What’s one thing Sir Paul McCartney, Jerry Seinfeld, Oprah Winfrey, Hugh Jackman, Rupert Murdoch and Cameron Diaz have in common?

Apart from being incredibly rich and famous, the one thing these famous names all have in common is that they practice the ancient art of meditation. But is this just a coincidence, or is there something more to it?

Avid devotees of meditation – whether it’s of the Zen Buddhist, Transcendental, Vipassana, or Sahaja varieties — have always claimed the practice has legitimate health benefits, and can reduce stress, improve concentration and increase happiness. But now researchers are claiming it can actually change your brain, for the better.

According to a study released earlier this year by researchers at the University of California and Australian National University, long time meditators have less age-related loss of brain tissue than those who don’t meditate.

The study used functional magnetic resonance imaging (fMRI) to examine the brains of 100 men and women aged 24 to 77, who had either been meditating for an average of 20 years or never before.

Results showed a decline in gray matter (the tissue where thinking occurs and memories are stored) in both groups over time, but found that long time meditators experienced smaller reductions in gray matter than those who did not meditate.

The researchers theorised that meditation might actually help conserve cerebral gray matter by reducing stress levels.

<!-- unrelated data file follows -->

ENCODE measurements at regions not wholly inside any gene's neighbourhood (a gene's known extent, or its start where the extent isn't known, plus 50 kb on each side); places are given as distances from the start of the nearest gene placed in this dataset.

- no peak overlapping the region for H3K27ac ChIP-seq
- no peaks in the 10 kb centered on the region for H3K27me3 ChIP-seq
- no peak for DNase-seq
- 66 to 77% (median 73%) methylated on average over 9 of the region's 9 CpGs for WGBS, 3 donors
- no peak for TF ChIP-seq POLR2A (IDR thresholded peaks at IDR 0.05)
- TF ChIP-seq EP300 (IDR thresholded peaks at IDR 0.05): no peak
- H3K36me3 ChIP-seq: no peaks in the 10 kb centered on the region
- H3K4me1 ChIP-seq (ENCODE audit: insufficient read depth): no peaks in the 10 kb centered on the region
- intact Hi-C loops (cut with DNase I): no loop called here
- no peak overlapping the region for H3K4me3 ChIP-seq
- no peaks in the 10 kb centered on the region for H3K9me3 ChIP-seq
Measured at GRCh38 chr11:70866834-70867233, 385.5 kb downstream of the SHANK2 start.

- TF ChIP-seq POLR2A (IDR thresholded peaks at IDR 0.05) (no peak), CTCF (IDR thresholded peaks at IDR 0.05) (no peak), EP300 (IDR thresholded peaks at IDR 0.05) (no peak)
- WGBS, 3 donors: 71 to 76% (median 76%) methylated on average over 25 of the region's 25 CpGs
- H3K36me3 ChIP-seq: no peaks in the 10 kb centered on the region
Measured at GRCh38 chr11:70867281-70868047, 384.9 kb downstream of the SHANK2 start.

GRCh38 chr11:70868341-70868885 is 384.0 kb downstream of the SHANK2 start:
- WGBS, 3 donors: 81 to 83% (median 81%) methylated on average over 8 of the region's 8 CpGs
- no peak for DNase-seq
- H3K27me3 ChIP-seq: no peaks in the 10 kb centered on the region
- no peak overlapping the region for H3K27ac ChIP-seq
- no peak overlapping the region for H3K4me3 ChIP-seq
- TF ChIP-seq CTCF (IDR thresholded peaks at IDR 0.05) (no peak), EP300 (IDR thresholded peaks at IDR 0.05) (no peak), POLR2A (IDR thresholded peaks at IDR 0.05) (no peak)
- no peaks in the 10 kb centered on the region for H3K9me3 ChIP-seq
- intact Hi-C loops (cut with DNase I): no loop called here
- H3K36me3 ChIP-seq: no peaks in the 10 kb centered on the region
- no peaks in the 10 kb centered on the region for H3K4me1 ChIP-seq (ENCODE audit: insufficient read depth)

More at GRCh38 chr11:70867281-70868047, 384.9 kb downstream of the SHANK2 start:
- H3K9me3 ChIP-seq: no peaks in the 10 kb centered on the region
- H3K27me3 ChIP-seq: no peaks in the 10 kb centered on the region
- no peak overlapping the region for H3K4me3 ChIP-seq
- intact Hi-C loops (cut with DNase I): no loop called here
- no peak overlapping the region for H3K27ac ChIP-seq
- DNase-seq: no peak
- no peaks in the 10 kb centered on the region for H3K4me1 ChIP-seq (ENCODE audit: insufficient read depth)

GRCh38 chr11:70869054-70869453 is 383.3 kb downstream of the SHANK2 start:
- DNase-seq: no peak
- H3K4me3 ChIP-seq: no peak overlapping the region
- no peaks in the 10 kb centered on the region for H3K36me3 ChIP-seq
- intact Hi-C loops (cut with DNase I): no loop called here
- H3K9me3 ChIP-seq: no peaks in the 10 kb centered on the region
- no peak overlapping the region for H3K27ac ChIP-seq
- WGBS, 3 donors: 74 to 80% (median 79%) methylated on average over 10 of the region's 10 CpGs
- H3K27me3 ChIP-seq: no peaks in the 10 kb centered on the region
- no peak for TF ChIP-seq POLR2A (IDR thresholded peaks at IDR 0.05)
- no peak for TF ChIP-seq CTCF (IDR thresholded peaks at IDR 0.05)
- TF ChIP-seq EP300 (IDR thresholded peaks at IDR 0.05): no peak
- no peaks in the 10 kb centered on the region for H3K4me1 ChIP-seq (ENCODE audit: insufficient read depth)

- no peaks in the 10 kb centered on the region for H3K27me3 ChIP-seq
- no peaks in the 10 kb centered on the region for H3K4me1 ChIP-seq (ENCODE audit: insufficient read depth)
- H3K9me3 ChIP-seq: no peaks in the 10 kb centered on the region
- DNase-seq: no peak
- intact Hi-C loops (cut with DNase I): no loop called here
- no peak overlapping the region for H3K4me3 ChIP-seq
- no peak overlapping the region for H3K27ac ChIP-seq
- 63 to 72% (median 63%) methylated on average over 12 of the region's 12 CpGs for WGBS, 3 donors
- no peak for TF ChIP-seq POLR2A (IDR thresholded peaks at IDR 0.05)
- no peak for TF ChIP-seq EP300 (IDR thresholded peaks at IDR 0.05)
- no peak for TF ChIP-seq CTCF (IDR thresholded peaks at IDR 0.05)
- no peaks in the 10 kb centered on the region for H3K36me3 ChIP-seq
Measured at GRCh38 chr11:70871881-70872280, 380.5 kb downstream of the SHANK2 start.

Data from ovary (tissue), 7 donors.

There is no hard evidence to suggest meditation can fight off age-related declines in thinking, or diseases like Parkinson’s or dementia, but a Harvard University study found that meditation increased cortical thickness in the hippocampus (the area of the brain that controls learning and memory).

It also found a decrease in brain cell volume in the amygdala, which is responsible for fear, anxiety and stress.

Sounds promising, but is meditation really the key to success?

Gayatri Phillips, manager of the Australian School of Meditation and Yoga in West End, says it depends on what your definition of success is.
“I think success is when you’re happy and at peace with yourself and meditation can definitely help you achieve that,” she says.

Gayatri believes meditation helps you mentally, physically and spiritually.

“If you’re practising on a regular basis, you’ll focus better, feel calmer and feel happier inside,” she insists.
“When you’re happy and peaceful in yourself you’ll have a more harmonious life and everything will get better.”

Practising meditator Dee Anderson says she has been meditating for seven months, and believes it’s already changed her life.

“I’ve found meditation allows me to be calmer and it has a wonderful ripple effect in all other areas of my life,” she says.

“Life seems less complicated and has more flow. Windows of opportunity pop up regularly and everything seems to fall into place.”

There’s no guarantee that meditation will turn you into the next Hollywood star or billionaire business mogul, then, but with all our lives being so incredibly busy and stressful, it probably couldn’t hurt.

Try taking a few minutes every day to relax, clear your head, and concentrate on your breathing. At the very least, it might take your mind off work for a few minutes…